Social Justice Usage
Source: Foucault, Michel. History of Sexuality, Vol I. pp. 140–141.
This bio-power was without question an indispensable element in the development of capitalism; the latter would not have been possible without the controlled insertion of bodies into the machinery of production and the adjustment of the phenomena of population to economic processes. But this was not all it required; it also needed the growth of both these factors, their reinforcement as well as their availability and docility; it had to have methods of power capable of optimizing forces, aptitudes, and life in general without at the same time making them more difficult to govern. If the development of the great instruments of the state, as institutions of power, ensured the maintenance of production relations, the rudiments of anatomo- and bio-politics, created in the eighteenth century as techniques of power present at every level of the social body and utilized by very diverse institutions (the family and the army, schools and the police, individual medicine and the administration of collective bodies), operated in the sphere of economic processes, their development, and the forces working to sustain them. They also acted as factors of segregation and social hierarchization, exerting their influence on the respective forces of both these movements, guaranteeing relations of domination and effects of hegemony. The adjustment of the accumulation of men to that of capital, the joining of the growth of human groups to the expansion of productive forces and the differential allocation of profit, were made possible in part by the exercise of bio-power in its many forms and modes of application. The investment of the body, its valorization, and the distributive management of its forces were at the time indispensable.
New Discourses Commentary
“Biopower” is a neologism of the postmodernist philosopher Michel Foucault used to describe the situation when truth claims, especially as determined by experts and science, become the prevailing form of systemic power (more accurately, power-knowledge) governing the organization of society. As Foucault had it, biopower is a practice in modern states used to organize society and control the people within it by means of “an explosion of numerous and diverse techniques for achieving the subjugations of bodies and the control of populations” (History of Sexuality, Vol. 1). Foucault saw biopower as a means of controlling, organizing, or otherwise governing large groups of people by placing limitations and controls on their bodies (hence the “bio” in biopower) through leading them to believe certain ways to think and act are consistent with the truth.
Foucault explained the idea this way in Security, Territory, and Population:
By this I mean a number of phenomena that seem to me to be quite significant, namely, the set of mechanisms through which the basic biological features of the human species became the object of a political strategy, of a general strategy of power, or, in other words, how, starting from the 18th century, modern Western societies took on board the fundamental biological fact that human beings are a species. This is what I have called biopower.
Put more simply, biopower is the state of affairs when we rely upon expert and scientific knowledge and scientific discourses to organize society and to manage people—notably through appeals to biology and especially the medical sciences, hence the term. It is, in some sense, the mechanism of power within technocracy. Foucault saw biopower as the relevant power structure of the current truth regime (or “episteme”), having replaced monarchical, ecclesiastical, and punitive approaches of earlier eras, and the relevance of medical discourses on madness and (homo)sexuality are clearly at the heart of his thoughts on the matter, given his other work. At the heart of the idea of biopower is the perspective that scientific and medical discourses are used by people to understand themselves and one another such that they might be more optimally suited for life and productivity in the prevailing market economy (as the logic of advanced capitalism and neoliberalism would demand this be the primary motivation, as Foucault would have it).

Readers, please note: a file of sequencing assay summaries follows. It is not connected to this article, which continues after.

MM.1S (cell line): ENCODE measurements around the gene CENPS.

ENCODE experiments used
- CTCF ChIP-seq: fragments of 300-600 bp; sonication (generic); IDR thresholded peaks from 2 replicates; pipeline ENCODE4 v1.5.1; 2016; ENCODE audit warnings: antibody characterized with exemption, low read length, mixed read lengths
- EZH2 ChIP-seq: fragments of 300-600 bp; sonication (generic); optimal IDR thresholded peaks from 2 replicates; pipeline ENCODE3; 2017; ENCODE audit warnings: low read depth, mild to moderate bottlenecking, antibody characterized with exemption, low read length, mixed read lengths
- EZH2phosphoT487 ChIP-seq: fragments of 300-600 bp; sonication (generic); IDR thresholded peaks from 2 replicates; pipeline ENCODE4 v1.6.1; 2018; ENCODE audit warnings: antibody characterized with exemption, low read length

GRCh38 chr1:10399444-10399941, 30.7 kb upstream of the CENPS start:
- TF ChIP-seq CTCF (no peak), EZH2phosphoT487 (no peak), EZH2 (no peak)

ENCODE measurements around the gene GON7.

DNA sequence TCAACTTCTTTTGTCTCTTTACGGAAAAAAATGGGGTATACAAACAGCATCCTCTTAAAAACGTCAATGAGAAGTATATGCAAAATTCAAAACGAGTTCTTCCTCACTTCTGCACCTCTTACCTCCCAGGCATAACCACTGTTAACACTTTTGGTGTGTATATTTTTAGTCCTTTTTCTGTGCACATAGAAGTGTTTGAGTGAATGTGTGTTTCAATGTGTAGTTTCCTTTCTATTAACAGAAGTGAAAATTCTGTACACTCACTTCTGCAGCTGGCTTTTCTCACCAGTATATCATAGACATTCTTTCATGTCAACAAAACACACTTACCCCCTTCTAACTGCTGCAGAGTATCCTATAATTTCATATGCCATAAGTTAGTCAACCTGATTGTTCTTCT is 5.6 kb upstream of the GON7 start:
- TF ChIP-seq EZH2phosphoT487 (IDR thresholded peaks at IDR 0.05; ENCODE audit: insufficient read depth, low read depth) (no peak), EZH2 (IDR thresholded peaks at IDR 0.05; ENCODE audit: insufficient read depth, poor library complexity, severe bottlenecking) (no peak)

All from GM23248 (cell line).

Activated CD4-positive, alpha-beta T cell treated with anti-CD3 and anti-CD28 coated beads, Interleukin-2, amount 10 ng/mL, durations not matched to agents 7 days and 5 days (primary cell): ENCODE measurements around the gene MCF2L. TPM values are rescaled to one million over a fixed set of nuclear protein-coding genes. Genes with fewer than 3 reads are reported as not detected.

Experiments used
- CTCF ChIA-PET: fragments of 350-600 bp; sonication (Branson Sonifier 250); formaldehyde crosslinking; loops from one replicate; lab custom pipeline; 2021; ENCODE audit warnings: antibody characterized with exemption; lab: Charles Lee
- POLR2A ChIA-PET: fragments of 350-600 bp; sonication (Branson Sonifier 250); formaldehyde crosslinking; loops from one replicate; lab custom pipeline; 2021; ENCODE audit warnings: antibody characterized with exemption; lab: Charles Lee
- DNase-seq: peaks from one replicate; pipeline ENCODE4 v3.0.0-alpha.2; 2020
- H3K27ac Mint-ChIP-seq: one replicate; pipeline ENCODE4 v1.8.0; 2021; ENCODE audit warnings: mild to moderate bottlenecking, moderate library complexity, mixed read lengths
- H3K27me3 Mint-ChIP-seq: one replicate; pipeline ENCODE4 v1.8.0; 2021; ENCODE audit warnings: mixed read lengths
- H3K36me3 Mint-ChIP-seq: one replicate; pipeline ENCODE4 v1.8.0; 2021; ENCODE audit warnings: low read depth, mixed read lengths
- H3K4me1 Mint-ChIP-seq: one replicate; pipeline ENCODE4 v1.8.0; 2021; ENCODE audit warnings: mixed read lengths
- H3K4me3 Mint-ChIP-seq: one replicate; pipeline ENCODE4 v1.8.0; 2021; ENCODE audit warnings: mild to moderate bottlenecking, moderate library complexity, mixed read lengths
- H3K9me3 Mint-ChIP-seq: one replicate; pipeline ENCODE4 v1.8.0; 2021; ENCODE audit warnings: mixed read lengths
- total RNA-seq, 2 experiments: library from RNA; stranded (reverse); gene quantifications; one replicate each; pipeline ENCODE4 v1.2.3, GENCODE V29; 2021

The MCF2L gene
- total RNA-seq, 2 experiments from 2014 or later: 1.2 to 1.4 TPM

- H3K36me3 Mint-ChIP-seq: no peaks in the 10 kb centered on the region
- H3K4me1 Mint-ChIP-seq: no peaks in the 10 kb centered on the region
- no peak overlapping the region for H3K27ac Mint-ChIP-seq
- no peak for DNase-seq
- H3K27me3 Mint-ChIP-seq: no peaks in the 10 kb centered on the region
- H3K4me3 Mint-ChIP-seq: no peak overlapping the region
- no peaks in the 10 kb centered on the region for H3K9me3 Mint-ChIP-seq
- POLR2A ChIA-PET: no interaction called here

Foucault was, surprisingly, mostly positive about the development of biopower, which he laid out in considerable detail in his lecture series in 1978, rather near the end of his life, at least in comparing it to earlier forms of the assertion of power to organize society. This led his critics to his left to claim that Foucault was more of a neoliberal thinker, who supported the general logic of free markets in capitalist society, than is probably representative of his actual thought, though this seems to have matured and softened from his earlier radicalism as he aged, making it difficult to tell. (Foucault was famous, however, for having remarked that the Enlightenment led to the development of capitalism, which is the most oppressive system that society has ever developed.) Even so, he did hold out some reservations about the potential for over-reliance upon scientific knowledge, particularly the ways that technological developments enabled horrific genocides under Hitler’s Nazi regime and Stalin’s approach to Sovietism. These, he contended, depended upon biopower to have been possible.
Of course, Foucault was quite suspicious of power and, particularly, of its relationship with knowledge, and this suspicion extended also to biopower as a matter of general principle. This radical skepticism meshes with the famous Foucauldian idea that it isn’t that everything is bad but that everything is dangerous. Who is able to be legitimized to adjudicate a claim on truth was, to Foucault, intrinsically a political project in constant need of interrogation—thus a cynical skepticism of all knowledge as an application of (corrupt) politics is at the heart of Foucault’s analysis. Nevertheless, it would be a misreading of his perspective on biopower to believe that he was strictly critical of the phenomenon and that he did not see it as a mostly positive development in the long history of social control (see Discipline and Punish).
As a derivative—or, more accurately, an evolution—of postmodernist thought, however, the Theory of Critical Social Justice is not at all positive to the notion of biopower, where it forms a significant part of the functional backbone of queer Theory (thus gender studies), and from there fat studies and disability studies (see also, crip Theory) and touches somewhat significantly on certain developments within critical race Theory, especially where it intersects with the history of racial issues in medical research and care and biological (or scientific) racism, which remains very hot-button (see also, health equity and medicalizing).